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FRANKFURT, April 23 (Reuters) - Watson Pharmaceuticals aims to announce an agreement to buy Actavis for around $6 billion on Wednesday, in a deal making it one of the world's biggest suppliers of generic drugs, sources familiar with the matter said.
Reuters first reported on March 21 that U.S.-based Watson was close to buying the unlisted Swiss drugmaker to help it compete more effectively against rivals like Teva Pharmaceutical Industries and Novartis unit Sandoz.
One person said on Monday that the announced price on the deal was likely to be 4.25 billion euros ($5.6 billion), which is down on the initially reported level of 5.0-5.5 billion euros.
The deal is important also to Deutsche Bank, which was left holding billions of euros of Actavis debt after a leveraged buyout in 2007 by Icelandic tycoon Bjorgolfur Thor Bjorgolfsson. Some of that debt has been written off.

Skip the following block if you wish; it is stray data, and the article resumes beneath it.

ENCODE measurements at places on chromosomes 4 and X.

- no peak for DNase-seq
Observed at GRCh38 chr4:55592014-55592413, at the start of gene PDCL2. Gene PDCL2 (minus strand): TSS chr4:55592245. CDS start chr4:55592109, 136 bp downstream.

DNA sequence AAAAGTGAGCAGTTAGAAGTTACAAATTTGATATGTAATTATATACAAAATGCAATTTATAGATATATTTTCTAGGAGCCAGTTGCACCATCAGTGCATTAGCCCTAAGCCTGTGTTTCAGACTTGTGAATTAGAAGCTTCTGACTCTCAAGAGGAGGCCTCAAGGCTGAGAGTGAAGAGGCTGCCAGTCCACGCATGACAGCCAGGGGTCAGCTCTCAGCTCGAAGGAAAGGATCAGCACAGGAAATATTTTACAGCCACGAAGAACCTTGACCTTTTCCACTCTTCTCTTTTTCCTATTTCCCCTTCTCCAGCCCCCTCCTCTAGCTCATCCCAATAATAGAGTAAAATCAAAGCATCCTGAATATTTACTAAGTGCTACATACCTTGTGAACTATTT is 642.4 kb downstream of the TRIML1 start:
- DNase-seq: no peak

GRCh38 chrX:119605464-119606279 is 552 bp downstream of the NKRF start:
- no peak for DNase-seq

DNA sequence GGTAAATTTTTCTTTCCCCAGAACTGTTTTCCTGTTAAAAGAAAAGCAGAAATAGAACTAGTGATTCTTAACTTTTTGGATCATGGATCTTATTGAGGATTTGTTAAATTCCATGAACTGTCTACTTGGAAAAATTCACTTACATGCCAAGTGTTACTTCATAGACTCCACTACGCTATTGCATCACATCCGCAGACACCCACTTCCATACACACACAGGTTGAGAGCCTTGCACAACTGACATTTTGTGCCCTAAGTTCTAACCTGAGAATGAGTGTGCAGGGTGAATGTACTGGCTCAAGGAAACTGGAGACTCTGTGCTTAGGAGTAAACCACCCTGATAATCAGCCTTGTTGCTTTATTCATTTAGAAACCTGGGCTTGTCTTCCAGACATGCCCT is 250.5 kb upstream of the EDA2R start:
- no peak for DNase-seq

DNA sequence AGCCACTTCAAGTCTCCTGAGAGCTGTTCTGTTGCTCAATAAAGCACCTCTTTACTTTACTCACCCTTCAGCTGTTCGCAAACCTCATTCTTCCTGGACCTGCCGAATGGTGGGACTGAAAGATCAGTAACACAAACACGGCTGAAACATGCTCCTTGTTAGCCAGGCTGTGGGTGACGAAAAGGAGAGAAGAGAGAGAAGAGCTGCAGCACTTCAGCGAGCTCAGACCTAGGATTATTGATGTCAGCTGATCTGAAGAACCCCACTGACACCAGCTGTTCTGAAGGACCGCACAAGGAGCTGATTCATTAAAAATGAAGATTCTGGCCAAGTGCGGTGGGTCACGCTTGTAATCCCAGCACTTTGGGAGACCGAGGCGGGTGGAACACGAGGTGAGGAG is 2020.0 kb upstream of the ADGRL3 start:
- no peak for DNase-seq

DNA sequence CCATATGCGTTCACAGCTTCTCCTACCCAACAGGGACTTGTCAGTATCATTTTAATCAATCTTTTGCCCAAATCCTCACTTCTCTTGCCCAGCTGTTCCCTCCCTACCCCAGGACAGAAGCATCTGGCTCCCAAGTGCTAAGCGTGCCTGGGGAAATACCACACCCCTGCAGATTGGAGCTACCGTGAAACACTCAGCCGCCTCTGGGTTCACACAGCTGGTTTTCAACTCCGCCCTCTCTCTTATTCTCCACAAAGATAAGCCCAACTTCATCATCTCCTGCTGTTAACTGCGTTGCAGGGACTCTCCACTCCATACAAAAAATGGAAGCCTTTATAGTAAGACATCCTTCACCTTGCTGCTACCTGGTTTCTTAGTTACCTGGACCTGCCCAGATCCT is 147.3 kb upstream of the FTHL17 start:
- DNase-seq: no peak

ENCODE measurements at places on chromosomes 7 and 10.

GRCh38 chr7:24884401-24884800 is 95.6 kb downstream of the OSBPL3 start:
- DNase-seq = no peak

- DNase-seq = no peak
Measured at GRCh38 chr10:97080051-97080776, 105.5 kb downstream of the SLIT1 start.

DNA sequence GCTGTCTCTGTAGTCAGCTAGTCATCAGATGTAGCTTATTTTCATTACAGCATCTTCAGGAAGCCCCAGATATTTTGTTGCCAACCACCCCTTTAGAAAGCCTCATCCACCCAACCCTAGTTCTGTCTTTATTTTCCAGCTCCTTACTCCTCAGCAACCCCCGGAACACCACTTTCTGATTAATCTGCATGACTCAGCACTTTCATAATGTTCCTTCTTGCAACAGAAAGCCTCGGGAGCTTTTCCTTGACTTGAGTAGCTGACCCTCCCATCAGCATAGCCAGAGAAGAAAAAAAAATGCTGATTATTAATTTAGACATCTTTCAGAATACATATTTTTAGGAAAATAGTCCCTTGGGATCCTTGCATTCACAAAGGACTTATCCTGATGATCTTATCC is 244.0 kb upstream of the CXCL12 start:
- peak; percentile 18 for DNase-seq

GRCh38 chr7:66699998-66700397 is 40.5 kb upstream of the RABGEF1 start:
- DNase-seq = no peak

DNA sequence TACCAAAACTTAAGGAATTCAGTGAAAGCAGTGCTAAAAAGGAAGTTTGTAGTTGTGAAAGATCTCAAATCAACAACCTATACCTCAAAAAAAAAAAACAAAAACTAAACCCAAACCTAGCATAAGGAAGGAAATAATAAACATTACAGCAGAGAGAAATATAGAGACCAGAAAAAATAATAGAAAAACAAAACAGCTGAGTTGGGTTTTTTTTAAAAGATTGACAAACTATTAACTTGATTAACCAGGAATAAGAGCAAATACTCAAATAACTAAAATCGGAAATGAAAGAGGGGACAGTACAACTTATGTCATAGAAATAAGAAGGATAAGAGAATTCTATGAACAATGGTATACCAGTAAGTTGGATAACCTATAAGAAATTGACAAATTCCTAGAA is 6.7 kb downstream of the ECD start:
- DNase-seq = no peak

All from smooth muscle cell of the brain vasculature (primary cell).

It remains unclear whether Deutsche Bank will retain a stake in Actavis after the transaction.
Watson, Actavis and Deutsche Bank have all declined to comment on the talks.
Unveiling the deal on Wednesday would come a day before Deutsche Bank posts first quarter earnings. Selling down its stake in Actavis will allow Germany's largest lender to free up a capital buffer which it would otherwise need to set aside to meet tougher bank safety rules.
Sources close to the transaction said 10 days ago that banks were lining up to provide financing for Watson's acquisition, with credit likely to include a $2 billion term loan and a $4 billion bridge to bond.
The generics sector has seen a wave of M&A in recent years because Western governments are putting pressure on the industry to provide drugs at the lowest possible price, which favours large players who can produce at low costs.
Targeting Actavis is a bold move for Watson, whose previous acquisitions include the $1.75 billion purchase of Arrow Group in 2009, which established a foothold for the company in Europe, and the $1.9 billion purchase of Andrx Corp in 2006.
The purchase of Actavis would be far larger but could be made to work since there would be scope for significant synergies, including the possible closure of some manufacturing capacity in the United States.